Editorial, Burlington Free Press

Monday, October 04, 2004

In 1896, St. Albans City and St. Albans Town split apart because of increasing differences over urban-rural issues, such as fire protection. The developed city core had greater demands than its country neighbors who didn't think they should foot the bill for the folks downtown.

Today, the city and town are seeing the benefits of working together. Last week, St. Albans City Council and the Selectboard of St. Albans Town held what they saw as a historic meeting to discuss sharing services, such as fire protection and police. They plan to study the feasibility of integrating their public safety services to avoid duplication and potentially save taxpayers some money.

This kind of cooperative effort will be needed in coming years as St. Albans faces regional growth and change.

Wal-Mart is knocking on the town's door, and there are justifiable concerns about the giant discounter's effect on the city's downtown. There are also major transportation and redevelopment projects looming in both the town and city.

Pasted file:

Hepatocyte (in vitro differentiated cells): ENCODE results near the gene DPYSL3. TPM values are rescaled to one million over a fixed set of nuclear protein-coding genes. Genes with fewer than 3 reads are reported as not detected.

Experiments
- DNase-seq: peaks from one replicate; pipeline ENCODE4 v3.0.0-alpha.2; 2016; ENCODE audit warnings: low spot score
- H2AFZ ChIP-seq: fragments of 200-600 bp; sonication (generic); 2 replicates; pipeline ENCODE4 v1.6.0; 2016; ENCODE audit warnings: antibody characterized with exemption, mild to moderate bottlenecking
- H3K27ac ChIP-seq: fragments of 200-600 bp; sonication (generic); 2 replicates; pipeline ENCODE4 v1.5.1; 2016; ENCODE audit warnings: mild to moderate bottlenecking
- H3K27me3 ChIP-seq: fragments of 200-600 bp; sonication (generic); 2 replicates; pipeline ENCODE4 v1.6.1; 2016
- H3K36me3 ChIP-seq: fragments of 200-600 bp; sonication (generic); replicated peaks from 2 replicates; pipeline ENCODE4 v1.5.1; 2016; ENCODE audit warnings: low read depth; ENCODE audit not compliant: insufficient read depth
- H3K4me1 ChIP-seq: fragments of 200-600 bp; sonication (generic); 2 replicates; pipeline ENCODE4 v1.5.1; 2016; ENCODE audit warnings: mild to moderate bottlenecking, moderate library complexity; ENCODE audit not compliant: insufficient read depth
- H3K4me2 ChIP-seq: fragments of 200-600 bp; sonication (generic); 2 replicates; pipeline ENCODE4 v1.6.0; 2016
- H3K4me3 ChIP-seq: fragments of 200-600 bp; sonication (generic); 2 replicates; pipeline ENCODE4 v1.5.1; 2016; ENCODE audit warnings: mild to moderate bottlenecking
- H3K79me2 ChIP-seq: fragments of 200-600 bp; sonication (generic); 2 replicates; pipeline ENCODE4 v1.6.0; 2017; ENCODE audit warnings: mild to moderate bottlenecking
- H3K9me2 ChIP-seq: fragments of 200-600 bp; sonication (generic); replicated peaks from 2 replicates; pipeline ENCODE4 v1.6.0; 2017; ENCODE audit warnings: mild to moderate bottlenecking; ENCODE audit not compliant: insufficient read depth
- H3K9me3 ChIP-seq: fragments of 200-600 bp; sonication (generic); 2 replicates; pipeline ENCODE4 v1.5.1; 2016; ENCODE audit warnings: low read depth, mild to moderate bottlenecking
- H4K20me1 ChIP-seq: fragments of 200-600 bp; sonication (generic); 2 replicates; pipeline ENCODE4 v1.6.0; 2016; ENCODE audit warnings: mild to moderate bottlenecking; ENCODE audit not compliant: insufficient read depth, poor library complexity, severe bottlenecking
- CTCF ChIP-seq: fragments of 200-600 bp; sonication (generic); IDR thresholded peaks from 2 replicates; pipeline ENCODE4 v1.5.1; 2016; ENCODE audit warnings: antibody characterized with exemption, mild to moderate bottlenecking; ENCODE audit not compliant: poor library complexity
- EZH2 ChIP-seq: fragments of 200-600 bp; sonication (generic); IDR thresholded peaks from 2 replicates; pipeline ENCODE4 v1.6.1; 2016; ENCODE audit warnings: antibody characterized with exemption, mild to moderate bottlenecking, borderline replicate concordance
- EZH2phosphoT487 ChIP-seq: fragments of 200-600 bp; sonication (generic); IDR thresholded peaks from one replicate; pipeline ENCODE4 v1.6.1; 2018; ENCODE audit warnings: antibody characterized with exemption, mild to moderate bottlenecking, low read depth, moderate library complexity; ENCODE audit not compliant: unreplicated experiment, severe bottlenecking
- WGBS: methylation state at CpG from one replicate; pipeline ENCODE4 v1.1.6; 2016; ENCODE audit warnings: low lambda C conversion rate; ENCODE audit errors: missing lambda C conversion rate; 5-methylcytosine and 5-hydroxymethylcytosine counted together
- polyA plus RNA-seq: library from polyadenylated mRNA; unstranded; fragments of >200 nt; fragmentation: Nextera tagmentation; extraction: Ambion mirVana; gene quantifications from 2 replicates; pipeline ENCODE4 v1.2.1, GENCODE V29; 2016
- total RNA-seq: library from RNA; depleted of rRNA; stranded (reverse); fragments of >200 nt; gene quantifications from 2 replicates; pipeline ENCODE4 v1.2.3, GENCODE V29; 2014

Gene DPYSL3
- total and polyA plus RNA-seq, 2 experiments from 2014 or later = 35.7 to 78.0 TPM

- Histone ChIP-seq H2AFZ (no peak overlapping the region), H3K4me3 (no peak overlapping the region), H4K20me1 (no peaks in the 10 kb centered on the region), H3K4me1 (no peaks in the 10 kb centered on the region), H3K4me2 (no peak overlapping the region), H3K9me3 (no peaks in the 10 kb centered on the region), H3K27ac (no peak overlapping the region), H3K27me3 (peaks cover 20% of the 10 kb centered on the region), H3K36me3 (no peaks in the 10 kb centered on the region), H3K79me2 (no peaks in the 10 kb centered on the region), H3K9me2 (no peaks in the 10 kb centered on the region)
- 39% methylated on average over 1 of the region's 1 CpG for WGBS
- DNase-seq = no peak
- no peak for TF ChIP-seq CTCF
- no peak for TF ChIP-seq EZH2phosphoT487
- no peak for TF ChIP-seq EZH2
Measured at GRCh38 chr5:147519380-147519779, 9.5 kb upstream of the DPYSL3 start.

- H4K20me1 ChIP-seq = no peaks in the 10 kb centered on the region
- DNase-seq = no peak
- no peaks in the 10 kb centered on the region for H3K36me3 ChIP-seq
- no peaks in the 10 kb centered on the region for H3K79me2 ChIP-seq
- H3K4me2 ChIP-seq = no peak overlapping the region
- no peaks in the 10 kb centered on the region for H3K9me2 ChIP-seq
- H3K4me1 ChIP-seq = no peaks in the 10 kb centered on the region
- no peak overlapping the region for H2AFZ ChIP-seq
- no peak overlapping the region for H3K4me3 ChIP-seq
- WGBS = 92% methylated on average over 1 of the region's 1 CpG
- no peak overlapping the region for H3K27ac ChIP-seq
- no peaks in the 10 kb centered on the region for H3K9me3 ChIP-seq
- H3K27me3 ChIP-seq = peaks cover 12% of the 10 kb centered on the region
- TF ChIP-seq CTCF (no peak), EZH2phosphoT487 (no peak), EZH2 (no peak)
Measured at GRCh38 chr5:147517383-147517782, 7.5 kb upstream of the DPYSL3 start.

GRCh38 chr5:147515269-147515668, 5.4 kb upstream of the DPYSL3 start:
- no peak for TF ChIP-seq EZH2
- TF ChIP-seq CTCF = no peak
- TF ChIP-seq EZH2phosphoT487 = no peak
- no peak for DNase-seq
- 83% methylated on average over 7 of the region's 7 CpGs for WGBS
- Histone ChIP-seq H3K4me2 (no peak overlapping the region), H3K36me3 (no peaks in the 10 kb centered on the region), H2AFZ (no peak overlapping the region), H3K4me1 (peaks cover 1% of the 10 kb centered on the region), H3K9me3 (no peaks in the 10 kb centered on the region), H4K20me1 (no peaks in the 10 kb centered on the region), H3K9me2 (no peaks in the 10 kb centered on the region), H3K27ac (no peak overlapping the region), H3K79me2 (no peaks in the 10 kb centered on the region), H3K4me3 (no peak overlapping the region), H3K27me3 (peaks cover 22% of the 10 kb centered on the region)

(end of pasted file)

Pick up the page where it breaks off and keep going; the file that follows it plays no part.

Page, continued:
As the two communities re-examine themselves, they might discover that discarding the old town and city boundaries will improve the prospects of both.

As it stands, St. Albans City provides services such as water, sewer and recreation programs to the town residents. The town shares certain facilities and access to the lake with the city.

St. Albans City, with 7,700 people, has a police force of 15 officers and St. Albans Town, with 5,500, has a contract with the Sheriff's Department for a number of hours. The joint study will look at a round-the-clock police force to cover the two communities and a central fire department. The city has 13 full-time firefighters and volunteers, and the town relies on volunteers. There also would be the potential to better integrate the transportation plans of the city and town.

Meanwhile, the proposal for a 147,000-square-foot Wal-Mart on the edge of town is moving through the regulatory hoops. At the same time, the Preservation Trust of Vermont has produced an innovative alternative proposal for a smaller Wal-Mart downtown on a parking lot behind Main Street. It is worth considering.

City officials have already slated the site for a retail and office complex as part of their downtown improvement plans. Whatever is decided about Wal-Mart, they say, the project will proceed.

As St. Albans grapples with its future, a trusted collaboration between town and city will be critical.

It's time the old battles of 1896 were set aside.